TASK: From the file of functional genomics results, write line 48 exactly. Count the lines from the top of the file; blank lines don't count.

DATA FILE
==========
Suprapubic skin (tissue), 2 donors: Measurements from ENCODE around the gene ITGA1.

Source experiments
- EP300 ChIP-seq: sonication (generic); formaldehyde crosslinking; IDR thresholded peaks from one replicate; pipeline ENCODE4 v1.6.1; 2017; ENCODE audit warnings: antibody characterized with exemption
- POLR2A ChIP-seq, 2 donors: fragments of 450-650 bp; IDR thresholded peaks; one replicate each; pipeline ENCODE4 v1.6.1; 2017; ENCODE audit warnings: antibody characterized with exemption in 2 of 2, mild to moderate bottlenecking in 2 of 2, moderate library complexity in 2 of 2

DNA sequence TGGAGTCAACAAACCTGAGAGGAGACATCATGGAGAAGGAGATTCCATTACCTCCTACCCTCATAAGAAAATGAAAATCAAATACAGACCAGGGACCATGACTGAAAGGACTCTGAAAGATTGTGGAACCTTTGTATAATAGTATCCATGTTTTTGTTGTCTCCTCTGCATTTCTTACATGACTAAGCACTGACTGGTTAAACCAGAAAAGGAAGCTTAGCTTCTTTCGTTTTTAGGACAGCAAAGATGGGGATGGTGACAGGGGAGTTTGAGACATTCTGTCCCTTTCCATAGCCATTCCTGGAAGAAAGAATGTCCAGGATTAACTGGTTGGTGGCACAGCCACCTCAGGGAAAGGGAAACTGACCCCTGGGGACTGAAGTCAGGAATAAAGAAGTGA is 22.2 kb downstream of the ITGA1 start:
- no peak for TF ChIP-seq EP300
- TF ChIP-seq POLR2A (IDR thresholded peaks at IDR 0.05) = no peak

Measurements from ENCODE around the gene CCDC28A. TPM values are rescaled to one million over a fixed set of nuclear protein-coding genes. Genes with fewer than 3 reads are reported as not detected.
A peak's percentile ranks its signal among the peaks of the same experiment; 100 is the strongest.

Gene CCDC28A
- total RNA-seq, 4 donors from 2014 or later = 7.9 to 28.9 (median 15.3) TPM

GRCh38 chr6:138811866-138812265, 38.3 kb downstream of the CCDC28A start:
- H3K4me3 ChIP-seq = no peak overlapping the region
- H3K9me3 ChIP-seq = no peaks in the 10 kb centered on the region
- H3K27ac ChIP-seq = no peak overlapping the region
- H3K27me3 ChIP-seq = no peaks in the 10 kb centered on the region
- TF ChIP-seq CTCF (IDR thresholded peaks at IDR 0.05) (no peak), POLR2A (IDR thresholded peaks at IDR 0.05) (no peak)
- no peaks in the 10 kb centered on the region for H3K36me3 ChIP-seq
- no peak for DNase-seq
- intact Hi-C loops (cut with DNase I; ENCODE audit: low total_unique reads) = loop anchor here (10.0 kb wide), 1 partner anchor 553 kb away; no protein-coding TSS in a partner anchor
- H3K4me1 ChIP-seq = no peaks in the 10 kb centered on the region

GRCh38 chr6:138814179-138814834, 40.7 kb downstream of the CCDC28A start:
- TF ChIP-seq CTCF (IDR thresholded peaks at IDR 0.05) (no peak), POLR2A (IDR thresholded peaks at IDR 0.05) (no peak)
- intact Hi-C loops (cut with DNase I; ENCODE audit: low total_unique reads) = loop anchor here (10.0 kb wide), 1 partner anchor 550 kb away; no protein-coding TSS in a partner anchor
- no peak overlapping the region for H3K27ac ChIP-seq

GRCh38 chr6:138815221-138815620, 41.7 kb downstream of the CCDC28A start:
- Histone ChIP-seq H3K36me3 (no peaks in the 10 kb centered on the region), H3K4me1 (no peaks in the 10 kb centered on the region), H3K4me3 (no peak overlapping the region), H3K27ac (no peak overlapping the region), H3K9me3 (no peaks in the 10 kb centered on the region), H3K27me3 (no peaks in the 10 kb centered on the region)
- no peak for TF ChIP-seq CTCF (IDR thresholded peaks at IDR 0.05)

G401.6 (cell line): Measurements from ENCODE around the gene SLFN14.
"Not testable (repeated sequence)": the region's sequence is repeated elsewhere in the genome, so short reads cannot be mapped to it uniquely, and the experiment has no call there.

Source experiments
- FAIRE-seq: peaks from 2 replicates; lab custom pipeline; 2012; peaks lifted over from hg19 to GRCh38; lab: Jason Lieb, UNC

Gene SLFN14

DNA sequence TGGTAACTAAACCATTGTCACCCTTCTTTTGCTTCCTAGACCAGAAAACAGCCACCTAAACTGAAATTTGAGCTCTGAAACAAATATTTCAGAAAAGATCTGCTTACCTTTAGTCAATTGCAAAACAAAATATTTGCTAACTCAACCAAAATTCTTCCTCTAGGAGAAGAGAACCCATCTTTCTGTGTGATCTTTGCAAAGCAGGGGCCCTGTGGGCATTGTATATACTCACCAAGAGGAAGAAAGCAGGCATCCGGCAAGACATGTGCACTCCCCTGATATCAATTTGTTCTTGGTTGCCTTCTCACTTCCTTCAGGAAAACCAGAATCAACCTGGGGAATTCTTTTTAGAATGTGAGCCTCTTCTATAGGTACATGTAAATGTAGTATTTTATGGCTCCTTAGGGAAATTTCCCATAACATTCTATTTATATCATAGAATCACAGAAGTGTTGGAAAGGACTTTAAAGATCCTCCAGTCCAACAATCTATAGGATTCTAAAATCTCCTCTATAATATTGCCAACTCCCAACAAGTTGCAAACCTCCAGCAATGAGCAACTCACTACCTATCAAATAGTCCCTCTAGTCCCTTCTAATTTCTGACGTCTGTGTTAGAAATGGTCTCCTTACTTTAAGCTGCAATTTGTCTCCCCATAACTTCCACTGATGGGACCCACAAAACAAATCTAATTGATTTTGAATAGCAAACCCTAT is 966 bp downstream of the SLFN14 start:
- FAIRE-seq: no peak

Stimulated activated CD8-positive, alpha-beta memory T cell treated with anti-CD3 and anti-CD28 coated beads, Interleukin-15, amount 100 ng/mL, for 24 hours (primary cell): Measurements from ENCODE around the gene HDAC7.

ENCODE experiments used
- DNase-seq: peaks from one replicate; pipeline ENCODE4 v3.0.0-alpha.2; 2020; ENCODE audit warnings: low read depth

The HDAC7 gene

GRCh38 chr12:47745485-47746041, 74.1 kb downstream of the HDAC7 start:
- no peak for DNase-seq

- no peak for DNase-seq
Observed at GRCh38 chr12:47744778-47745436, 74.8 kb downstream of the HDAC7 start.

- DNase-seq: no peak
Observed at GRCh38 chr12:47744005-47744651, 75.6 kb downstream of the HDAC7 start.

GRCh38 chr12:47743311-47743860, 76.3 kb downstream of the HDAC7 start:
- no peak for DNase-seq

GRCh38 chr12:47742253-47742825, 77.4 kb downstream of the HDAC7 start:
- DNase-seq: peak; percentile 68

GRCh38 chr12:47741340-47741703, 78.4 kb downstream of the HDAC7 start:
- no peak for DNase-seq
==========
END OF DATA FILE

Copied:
GRCh38 chr12:47742253-47742825, 77.4 kb downstream of the HDAC7 start: